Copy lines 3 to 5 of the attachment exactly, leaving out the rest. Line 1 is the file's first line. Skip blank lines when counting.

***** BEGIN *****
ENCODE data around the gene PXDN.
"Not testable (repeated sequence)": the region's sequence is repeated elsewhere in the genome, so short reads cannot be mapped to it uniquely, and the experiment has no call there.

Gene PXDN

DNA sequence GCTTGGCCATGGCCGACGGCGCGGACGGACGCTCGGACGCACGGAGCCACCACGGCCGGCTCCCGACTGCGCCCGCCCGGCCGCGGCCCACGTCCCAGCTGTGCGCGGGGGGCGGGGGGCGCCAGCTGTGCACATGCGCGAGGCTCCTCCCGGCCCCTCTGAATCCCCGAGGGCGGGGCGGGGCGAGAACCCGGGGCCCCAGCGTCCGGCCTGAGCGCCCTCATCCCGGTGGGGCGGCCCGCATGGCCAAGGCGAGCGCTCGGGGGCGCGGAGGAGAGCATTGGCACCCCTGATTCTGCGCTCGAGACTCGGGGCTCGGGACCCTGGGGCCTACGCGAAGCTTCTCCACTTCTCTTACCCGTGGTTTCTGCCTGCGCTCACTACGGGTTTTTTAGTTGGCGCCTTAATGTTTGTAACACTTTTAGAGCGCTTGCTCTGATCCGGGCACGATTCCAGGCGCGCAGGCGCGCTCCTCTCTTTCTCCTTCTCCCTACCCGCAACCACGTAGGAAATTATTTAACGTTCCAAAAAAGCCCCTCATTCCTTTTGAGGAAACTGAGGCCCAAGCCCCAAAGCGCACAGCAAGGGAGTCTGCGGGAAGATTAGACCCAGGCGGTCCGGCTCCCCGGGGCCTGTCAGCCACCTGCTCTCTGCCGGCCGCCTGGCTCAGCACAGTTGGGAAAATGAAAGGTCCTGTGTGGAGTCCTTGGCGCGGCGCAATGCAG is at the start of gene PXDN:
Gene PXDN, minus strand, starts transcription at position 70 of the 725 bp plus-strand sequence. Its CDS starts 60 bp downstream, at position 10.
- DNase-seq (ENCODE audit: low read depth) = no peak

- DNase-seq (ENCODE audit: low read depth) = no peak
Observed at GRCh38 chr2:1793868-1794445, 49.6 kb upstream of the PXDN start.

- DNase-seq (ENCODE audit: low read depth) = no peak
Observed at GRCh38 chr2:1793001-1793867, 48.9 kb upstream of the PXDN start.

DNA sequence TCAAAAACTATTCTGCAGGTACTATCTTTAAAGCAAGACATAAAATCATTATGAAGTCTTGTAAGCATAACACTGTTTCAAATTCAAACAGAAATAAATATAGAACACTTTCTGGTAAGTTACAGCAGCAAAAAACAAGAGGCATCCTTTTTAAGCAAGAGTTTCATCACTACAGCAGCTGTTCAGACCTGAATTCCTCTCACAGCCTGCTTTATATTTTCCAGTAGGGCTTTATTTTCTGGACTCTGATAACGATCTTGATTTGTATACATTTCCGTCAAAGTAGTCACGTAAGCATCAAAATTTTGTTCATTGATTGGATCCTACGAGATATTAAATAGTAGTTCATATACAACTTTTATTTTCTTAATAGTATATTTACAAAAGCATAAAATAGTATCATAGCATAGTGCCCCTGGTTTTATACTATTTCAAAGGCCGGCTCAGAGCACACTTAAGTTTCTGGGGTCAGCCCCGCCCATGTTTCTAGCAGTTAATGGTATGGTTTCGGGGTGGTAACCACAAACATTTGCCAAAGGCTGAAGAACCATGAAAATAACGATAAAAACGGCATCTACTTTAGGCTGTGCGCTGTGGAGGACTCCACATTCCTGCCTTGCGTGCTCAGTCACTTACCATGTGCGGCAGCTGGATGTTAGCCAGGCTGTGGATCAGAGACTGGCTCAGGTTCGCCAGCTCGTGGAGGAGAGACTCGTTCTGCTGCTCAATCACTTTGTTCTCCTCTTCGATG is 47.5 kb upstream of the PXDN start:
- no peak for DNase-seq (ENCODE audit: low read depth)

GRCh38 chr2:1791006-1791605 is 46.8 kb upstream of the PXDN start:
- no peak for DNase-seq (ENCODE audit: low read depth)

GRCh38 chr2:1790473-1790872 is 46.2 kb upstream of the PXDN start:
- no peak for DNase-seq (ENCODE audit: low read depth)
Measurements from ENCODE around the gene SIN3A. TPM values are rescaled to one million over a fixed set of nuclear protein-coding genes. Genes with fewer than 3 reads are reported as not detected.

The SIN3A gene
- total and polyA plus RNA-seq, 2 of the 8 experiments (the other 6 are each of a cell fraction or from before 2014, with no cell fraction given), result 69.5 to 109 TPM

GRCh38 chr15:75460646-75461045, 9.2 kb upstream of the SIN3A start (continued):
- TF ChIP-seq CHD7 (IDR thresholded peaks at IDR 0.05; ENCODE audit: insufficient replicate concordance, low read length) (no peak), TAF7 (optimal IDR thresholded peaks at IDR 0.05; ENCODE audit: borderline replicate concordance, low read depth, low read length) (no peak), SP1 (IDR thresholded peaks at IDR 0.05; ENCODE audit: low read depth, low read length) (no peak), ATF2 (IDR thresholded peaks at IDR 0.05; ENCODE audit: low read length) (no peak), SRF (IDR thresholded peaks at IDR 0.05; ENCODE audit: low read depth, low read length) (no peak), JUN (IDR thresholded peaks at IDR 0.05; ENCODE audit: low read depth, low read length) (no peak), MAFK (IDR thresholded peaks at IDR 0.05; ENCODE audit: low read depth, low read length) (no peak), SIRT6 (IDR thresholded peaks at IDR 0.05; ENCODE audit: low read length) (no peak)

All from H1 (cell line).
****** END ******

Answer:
Gene PXDN

DNA sequence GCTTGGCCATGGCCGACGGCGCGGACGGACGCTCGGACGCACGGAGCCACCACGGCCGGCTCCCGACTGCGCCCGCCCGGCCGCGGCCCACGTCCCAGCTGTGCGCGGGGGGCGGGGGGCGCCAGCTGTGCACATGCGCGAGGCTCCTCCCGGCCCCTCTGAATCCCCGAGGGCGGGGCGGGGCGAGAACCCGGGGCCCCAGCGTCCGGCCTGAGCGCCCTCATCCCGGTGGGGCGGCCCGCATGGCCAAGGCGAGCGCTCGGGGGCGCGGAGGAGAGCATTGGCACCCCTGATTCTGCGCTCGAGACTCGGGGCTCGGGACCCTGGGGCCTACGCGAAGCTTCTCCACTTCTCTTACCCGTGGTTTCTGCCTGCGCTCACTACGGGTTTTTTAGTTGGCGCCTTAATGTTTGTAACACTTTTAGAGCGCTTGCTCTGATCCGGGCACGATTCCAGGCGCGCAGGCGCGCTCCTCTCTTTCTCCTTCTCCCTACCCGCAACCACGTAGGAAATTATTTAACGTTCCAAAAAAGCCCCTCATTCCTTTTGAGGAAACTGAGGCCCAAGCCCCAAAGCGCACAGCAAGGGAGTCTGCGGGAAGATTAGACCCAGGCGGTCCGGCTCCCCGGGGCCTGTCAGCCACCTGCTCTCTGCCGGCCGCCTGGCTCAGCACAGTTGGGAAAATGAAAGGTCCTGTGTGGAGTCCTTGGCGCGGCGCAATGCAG is at the start of gene PXDN:
Gene PXDN, minus strand, starts transcription at position 70 of the 725 bp plus-strand sequence. Its CDS starts 60 bp downstream, at position 10.